I am the worst joke-teller alive and that is one of the many things I learned about myself in college. Recognizing my weakness in this area, I decided to learn to tell one joke really well. And I did. It is awesome. But, it requires motions so it must be told in person and I won't risk my one good joke failing here in writing!
When I spent the summer before my senior year of college in Spain, I decided that I needed to be bilingual in my joke telling. The other joke is a play on the English langauge so it would not work in translation. My good friend, Jimmy, taught me this joke, "¿En qué se parece un tren a un plátano? El tren no espera y el plátano no es pera."
Okay, I will wait for you to pick yourself off of the floor from laughing so hard...
My jokes may be really bad but I am a sucker for playing with language. In fact, this is my favorite radio show and I believe it should be required listening for all teachers of English language learners but that is for a whole other post!
Historically, poetry and related language play have been reserved for the final six weeks of the year in most curricular scope and sequences. In part, because it was not tested and, in part, because it is often misunderstood, poetry has been one of those extraneous genres that was often skipped or treated very superficially.
While poetry may not seem as "meat and potatoes" to the reader's diet as realistic fiction, poetry develops that elusive skill of inferring that we are constantly seeking to develop in our students. Poetry, by its very nature, makes us look more closely at the text with the presupposition that there must be another layer of meaning that we as the reader must search out.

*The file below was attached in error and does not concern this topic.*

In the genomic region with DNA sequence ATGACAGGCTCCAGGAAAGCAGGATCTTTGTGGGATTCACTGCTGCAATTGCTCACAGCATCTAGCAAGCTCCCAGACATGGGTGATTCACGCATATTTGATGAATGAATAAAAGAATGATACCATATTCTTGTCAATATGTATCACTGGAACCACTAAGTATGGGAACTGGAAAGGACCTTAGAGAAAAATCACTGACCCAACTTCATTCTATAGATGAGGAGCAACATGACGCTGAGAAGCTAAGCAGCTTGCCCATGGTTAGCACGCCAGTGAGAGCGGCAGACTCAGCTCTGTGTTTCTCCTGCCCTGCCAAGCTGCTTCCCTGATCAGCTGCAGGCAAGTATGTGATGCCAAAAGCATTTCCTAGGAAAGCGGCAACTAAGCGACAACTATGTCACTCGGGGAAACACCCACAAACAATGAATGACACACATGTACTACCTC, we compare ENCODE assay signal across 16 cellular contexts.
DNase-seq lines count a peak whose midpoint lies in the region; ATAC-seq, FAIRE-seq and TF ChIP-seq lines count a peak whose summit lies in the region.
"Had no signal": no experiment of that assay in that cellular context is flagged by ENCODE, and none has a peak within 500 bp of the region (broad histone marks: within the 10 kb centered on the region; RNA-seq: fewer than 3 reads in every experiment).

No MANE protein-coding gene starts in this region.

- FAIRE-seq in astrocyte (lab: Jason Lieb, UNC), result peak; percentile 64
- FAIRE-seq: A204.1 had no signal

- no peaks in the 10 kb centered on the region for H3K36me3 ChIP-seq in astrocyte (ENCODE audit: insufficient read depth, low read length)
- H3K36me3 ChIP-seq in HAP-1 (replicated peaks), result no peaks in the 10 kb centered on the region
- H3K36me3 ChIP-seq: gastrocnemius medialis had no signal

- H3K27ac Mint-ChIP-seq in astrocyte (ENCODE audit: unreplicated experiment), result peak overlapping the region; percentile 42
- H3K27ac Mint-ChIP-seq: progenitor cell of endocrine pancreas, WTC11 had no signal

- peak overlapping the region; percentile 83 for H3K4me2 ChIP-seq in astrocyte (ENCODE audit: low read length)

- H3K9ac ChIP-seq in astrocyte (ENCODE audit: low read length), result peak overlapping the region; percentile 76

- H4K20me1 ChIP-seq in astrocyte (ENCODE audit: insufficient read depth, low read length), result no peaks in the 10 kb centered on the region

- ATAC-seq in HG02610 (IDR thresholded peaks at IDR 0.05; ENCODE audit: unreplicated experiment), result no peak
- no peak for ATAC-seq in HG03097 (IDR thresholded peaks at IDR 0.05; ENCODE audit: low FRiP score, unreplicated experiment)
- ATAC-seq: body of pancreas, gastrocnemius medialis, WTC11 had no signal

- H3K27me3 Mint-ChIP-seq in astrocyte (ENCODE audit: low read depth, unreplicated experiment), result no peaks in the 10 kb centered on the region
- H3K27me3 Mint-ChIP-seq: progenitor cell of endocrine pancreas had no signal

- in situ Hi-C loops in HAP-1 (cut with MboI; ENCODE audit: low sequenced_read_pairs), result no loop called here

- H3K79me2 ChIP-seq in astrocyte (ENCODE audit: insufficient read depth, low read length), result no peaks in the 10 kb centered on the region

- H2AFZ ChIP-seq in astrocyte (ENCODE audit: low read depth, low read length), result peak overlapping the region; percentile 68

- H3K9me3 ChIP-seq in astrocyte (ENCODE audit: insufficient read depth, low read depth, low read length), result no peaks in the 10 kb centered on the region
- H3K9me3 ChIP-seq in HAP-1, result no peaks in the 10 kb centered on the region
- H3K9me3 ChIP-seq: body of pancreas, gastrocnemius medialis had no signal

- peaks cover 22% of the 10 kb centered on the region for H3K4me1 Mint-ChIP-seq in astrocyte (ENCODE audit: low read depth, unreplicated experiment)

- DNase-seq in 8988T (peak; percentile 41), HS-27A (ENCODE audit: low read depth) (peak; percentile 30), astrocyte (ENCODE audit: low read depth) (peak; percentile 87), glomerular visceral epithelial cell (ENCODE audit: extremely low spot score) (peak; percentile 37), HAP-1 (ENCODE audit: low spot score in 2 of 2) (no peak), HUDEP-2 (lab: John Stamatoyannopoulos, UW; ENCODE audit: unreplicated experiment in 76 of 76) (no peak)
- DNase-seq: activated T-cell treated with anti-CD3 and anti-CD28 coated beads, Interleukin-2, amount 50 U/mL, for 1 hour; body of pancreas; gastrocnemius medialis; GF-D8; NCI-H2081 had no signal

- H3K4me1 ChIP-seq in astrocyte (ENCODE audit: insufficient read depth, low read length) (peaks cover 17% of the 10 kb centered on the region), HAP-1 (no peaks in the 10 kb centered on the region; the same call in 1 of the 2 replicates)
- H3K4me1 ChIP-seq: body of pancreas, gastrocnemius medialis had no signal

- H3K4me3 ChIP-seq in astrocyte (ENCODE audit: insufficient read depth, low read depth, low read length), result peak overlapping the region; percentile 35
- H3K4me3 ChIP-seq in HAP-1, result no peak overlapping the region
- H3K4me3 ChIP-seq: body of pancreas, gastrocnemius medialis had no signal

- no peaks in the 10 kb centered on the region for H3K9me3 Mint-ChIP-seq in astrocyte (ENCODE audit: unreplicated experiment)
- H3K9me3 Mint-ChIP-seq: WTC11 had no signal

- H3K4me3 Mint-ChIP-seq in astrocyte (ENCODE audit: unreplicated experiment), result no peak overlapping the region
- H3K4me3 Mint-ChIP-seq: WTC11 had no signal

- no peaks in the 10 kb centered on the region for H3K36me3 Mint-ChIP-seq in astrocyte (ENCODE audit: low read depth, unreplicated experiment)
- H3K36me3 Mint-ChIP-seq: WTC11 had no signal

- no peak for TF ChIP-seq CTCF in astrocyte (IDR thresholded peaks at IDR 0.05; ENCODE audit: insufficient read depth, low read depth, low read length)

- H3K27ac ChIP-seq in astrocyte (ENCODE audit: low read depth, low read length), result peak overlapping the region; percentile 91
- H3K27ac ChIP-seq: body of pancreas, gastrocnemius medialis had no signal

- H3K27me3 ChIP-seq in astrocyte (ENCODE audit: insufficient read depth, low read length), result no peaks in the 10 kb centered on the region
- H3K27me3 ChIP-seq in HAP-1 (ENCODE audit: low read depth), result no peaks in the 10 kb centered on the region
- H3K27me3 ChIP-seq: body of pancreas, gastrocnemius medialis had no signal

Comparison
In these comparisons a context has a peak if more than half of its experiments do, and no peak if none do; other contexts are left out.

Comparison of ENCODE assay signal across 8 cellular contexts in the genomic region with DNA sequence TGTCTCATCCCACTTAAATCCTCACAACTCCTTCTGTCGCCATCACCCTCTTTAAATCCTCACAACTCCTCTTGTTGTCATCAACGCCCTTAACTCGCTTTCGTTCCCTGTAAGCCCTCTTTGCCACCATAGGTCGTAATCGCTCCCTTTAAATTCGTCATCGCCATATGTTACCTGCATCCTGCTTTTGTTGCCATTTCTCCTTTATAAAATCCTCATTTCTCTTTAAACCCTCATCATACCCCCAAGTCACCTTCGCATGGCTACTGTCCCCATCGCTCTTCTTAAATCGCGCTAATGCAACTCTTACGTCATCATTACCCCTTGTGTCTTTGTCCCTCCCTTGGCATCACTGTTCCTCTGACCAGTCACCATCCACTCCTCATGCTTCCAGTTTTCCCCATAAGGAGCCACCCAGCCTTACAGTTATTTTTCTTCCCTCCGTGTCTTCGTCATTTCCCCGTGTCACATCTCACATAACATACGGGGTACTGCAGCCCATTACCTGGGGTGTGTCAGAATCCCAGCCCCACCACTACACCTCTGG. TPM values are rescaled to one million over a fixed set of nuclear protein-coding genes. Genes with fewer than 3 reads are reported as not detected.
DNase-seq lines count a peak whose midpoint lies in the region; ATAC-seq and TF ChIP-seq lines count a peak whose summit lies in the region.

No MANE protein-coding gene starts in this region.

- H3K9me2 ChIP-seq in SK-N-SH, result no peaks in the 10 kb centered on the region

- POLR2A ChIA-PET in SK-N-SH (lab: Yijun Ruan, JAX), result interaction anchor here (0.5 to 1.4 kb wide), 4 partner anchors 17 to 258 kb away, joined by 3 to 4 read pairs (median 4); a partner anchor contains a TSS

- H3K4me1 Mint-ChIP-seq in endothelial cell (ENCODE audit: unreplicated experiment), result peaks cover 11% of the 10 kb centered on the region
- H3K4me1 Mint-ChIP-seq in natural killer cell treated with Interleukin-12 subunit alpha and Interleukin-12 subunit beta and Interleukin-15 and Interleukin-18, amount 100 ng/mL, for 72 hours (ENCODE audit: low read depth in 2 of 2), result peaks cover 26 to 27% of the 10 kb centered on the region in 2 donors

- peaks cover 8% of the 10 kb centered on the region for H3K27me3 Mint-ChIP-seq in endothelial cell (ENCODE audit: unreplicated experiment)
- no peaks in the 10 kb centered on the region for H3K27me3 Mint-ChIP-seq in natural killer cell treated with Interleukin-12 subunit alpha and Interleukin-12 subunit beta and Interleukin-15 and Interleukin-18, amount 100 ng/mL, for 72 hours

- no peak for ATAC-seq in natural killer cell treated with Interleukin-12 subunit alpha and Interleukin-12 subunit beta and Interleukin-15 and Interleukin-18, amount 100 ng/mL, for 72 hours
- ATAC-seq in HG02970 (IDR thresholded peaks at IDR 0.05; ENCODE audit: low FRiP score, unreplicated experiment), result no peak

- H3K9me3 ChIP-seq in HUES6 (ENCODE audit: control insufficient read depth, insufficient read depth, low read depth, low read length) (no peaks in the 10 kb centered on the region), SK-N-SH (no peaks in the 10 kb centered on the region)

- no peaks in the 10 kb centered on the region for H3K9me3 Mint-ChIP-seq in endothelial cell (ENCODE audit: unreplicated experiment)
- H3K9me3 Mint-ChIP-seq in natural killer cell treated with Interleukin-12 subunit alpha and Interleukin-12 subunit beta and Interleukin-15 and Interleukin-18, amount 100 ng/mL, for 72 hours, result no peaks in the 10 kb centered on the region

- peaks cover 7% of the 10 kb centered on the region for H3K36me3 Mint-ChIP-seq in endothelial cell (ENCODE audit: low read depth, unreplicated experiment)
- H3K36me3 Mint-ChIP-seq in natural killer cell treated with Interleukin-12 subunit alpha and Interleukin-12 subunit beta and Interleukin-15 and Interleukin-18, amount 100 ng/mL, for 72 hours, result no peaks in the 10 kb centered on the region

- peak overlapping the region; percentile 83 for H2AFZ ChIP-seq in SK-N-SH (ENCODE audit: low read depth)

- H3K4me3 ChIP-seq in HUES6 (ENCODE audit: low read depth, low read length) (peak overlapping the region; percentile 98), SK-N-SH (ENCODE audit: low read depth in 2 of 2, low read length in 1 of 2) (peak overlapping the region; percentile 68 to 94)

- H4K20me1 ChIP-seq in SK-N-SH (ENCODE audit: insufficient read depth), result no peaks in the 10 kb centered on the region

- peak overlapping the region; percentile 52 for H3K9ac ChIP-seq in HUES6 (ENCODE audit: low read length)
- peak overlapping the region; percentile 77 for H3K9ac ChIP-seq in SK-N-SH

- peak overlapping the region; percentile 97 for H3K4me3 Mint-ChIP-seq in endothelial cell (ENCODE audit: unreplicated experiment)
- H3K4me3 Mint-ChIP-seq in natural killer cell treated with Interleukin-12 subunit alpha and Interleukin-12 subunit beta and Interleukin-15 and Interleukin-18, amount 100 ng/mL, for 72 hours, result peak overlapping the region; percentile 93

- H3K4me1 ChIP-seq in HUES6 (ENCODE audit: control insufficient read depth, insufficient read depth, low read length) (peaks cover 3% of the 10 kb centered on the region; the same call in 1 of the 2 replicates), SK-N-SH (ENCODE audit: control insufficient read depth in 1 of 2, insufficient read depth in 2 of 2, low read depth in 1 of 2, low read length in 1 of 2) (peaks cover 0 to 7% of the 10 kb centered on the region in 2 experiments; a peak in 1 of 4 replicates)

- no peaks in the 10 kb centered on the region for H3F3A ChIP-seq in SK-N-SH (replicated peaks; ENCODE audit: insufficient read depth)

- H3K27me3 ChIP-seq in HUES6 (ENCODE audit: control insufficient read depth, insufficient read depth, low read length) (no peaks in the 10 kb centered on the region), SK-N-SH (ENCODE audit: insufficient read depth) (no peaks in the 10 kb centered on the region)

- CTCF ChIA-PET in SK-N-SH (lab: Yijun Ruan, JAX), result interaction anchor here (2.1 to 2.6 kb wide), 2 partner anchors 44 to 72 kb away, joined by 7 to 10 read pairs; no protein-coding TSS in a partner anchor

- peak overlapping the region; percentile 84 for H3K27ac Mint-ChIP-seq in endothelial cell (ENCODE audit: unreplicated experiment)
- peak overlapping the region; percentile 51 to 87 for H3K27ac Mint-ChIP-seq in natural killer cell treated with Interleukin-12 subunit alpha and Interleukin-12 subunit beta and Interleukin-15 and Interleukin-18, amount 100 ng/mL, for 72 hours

Texas's revised ELAR/SLAR standards and new STAAR test are putting a spotlight on poetry:
3.5 Analyze, make inferences and draw conclusions about theme and genre in different cultural, historical, and contemporary contexts and provide evidence from the text to support their understanding (2008 TEKS)
Figure 19 D
Make inferences about text and use textual evidence to support (2008 TEKS)
In the fall, I saw this anchor chart in development in a third grade dual-language classroom in Stephenville:
We are starting to pay more attention to poetry but, for you bilingual and dual-language teachers, my question is this: Who are your favorite Spanish poets for children and what are your favorite poems and/or anthologies?
I was in a second grade bilingual classroom last year and observed a group of students practically fighting over several poetry anthologies by Maria Elena Walsh. I would like to compile a list on this site of more favorite poets. Please let me know your suggestions!